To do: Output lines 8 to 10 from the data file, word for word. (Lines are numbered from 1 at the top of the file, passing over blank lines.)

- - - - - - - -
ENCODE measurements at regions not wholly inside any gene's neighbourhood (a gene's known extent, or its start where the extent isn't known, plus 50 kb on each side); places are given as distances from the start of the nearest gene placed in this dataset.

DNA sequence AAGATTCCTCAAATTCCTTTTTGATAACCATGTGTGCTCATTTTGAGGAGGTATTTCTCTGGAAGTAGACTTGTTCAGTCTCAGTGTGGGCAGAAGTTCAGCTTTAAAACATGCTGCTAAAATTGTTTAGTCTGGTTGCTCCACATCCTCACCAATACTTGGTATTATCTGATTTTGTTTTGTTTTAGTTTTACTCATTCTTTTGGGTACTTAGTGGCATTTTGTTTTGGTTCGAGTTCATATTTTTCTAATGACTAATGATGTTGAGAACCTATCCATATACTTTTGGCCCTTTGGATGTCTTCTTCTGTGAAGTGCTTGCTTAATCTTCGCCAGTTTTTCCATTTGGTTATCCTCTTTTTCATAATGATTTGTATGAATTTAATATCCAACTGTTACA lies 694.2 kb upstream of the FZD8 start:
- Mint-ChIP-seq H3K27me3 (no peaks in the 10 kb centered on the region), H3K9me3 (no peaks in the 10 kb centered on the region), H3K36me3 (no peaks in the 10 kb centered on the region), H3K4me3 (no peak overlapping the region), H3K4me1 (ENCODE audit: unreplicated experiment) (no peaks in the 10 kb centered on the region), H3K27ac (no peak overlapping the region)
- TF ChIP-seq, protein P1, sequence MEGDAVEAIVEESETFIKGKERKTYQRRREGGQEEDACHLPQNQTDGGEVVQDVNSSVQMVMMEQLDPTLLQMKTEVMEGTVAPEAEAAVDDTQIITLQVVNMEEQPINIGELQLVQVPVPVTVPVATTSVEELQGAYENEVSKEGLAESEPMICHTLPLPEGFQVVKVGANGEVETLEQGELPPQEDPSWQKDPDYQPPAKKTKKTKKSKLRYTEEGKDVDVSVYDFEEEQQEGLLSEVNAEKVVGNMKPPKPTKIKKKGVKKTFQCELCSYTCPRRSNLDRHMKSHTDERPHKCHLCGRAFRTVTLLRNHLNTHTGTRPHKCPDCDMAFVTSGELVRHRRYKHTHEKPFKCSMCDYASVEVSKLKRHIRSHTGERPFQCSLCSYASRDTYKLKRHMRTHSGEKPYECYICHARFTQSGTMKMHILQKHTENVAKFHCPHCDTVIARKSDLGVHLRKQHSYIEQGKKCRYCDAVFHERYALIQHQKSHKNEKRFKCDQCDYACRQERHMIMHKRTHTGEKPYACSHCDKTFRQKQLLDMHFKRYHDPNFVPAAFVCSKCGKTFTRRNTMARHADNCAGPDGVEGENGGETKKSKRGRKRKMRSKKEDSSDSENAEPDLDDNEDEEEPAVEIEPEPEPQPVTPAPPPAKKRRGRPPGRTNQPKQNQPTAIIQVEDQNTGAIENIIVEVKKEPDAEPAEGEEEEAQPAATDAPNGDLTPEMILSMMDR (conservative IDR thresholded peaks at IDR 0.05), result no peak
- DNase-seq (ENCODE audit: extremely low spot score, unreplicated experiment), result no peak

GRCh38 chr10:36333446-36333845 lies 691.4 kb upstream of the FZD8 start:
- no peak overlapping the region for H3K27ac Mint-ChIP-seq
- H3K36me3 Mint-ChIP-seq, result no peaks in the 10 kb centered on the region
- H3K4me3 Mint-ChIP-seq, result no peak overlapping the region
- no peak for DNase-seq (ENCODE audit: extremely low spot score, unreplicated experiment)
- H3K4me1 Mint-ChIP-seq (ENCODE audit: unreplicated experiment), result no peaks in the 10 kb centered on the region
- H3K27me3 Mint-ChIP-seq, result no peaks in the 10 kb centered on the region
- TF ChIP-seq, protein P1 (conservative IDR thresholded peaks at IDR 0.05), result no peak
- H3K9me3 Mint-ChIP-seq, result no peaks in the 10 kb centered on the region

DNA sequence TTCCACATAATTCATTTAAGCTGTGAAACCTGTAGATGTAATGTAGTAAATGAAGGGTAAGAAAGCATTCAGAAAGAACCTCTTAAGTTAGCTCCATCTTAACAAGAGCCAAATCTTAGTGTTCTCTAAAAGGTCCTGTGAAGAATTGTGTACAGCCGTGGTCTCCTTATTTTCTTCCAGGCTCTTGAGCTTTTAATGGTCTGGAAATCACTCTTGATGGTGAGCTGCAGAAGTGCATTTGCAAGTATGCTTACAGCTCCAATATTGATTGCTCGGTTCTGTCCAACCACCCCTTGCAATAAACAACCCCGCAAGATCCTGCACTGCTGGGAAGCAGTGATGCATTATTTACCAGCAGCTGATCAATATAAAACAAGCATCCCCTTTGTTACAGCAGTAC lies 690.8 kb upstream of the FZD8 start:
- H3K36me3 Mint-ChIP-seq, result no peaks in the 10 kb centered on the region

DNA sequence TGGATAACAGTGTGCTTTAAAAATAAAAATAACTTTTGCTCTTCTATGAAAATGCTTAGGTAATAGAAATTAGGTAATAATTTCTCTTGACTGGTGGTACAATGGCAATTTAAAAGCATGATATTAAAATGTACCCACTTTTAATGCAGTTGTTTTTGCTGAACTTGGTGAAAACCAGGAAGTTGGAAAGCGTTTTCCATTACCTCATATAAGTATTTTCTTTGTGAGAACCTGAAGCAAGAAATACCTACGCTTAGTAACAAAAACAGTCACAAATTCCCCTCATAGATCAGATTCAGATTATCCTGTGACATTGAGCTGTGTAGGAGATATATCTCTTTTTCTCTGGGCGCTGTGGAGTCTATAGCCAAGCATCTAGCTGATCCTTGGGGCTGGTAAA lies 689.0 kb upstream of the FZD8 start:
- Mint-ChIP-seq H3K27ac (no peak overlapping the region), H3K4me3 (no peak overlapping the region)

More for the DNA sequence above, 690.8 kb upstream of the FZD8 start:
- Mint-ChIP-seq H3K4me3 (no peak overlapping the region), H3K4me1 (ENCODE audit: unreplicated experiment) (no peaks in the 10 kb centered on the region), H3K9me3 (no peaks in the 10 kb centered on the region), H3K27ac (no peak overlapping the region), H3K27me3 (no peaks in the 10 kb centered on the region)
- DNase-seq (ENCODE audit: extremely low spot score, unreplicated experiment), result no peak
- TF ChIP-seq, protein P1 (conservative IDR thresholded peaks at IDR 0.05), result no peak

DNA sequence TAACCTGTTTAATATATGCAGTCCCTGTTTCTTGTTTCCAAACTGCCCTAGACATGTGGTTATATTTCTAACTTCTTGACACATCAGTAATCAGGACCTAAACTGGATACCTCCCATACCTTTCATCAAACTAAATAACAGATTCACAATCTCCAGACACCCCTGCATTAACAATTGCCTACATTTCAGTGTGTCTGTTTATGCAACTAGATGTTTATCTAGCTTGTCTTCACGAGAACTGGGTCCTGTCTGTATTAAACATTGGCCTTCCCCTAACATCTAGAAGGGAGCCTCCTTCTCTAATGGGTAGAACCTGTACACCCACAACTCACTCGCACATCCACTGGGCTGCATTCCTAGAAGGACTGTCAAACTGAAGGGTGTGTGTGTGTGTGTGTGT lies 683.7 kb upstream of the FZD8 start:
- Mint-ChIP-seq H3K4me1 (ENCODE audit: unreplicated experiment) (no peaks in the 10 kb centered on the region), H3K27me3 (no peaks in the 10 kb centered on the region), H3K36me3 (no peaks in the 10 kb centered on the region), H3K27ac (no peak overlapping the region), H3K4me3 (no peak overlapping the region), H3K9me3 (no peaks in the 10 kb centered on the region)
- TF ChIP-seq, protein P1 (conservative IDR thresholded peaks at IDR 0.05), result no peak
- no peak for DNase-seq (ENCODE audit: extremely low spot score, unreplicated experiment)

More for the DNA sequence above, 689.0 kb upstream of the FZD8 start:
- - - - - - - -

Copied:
- H3K36me3 Mint-ChIP-seq, result no peaks in the 10 kb centered on the region
- H3K4me3 Mint-ChIP-seq, result no peak overlapping the region
- no peak for DNase-seq (ENCODE audit: extremely low spot score, unreplicated experiment)